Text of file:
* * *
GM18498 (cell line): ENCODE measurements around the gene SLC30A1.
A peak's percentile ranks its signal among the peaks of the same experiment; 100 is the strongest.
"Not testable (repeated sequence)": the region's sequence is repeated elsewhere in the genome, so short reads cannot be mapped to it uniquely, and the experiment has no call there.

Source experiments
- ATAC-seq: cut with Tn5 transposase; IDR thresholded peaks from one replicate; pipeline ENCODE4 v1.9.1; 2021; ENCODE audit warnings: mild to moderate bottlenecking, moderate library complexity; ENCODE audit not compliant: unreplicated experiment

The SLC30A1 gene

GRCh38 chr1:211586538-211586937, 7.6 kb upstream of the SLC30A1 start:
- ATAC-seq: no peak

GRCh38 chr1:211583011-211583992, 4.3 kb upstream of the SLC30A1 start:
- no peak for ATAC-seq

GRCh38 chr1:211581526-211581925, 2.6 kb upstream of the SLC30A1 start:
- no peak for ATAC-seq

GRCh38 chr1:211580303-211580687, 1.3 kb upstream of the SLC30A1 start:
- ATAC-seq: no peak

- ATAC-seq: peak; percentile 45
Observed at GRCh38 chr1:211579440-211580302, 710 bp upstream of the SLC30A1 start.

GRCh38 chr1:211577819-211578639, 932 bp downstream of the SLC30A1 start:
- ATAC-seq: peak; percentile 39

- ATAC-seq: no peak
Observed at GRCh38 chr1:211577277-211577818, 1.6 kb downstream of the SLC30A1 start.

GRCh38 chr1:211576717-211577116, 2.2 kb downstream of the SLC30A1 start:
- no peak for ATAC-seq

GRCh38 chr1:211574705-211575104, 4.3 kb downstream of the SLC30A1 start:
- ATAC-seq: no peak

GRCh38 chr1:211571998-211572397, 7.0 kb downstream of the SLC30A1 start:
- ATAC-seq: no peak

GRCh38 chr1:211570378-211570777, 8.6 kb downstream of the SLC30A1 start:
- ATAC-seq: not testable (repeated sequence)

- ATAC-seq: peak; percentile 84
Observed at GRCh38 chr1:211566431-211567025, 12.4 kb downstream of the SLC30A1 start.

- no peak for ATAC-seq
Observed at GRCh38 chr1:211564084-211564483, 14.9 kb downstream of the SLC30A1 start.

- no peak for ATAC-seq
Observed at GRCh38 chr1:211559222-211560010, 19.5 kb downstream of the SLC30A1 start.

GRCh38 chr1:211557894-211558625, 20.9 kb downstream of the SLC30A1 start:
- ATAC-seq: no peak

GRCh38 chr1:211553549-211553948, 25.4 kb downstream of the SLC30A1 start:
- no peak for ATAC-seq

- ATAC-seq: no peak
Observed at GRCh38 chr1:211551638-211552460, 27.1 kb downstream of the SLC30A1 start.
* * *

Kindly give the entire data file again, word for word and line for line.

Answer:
GM18498 (cell line): ENCODE measurements around the gene SLC30A1.
A peak's percentile ranks its signal among the peaks of the same experiment; 100 is the strongest.
"Not testable (repeated sequence)": the region's sequence is repeated elsewhere in the genome, so short reads cannot be mapped to it uniquely, and the experiment has no call there.

Source experiments
- ATAC-seq: cut with Tn5 transposase; IDR thresholded peaks from one replicate; pipeline ENCODE4 v1.9.1; 2021; ENCODE audit warnings: mild to moderate bottlenecking, moderate library complexity; ENCODE audit not compliant: unreplicated experiment

The SLC30A1 gene

GRCh38 chr1:211586538-211586937, 7.6 kb upstream of the SLC30A1 start:
- ATAC-seq: no peak

GRCh38 chr1:211583011-211583992, 4.3 kb upstream of the SLC30A1 start:
- no peak for ATAC-seq

GRCh38 chr1:211581526-211581925, 2.6 kb upstream of the SLC30A1 start:
- no peak for ATAC-seq

GRCh38 chr1:211580303-211580687, 1.3 kb upstream of the SLC30A1 start:
- ATAC-seq: no peak

- ATAC-seq: peak; percentile 45
Observed at GRCh38 chr1:211579440-211580302, 710 bp upstream of the SLC30A1 start.

GRCh38 chr1:211577819-211578639, 932 bp downstream of the SLC30A1 start:
- ATAC-seq: peak; percentile 39

- ATAC-seq: no peak
Observed at GRCh38 chr1:211577277-211577818, 1.6 kb downstream of the SLC30A1 start.

GRCh38 chr1:211576717-211577116, 2.2 kb downstream of the SLC30A1 start:
- no peak for ATAC-seq

GRCh38 chr1:211574705-211575104, 4.3 kb downstream of the SLC30A1 start:
- ATAC-seq: no peak

GRCh38 chr1:211571998-211572397, 7.0 kb downstream of the SLC30A1 start:
- ATAC-seq: no peak

GRCh38 chr1:211570378-211570777, 8.6 kb downstream of the SLC30A1 start:
- ATAC-seq: not testable (repeated sequence)

- ATAC-seq: peak; percentile 84
Observed at GRCh38 chr1:211566431-211567025, 12.4 kb downstream of the SLC30A1 start.

- no peak for ATAC-seq
Observed at GRCh38 chr1:211564084-211564483, 14.9 kb downstream of the SLC30A1 start.

- no peak for ATAC-seq
Observed at GRCh38 chr1:211559222-211560010, 19.5 kb downstream of the SLC30A1 start.

GRCh38 chr1:211557894-211558625, 20.9 kb downstream of the SLC30A1 start:
- ATAC-seq: no peak

GRCh38 chr1:211553549-211553948, 25.4 kb downstream of the SLC30A1 start:
- no peak for ATAC-seq

- ATAC-seq: no peak
Observed at GRCh38 chr1:211551638-211552460, 27.1 kb downstream of the SLC30A1 start.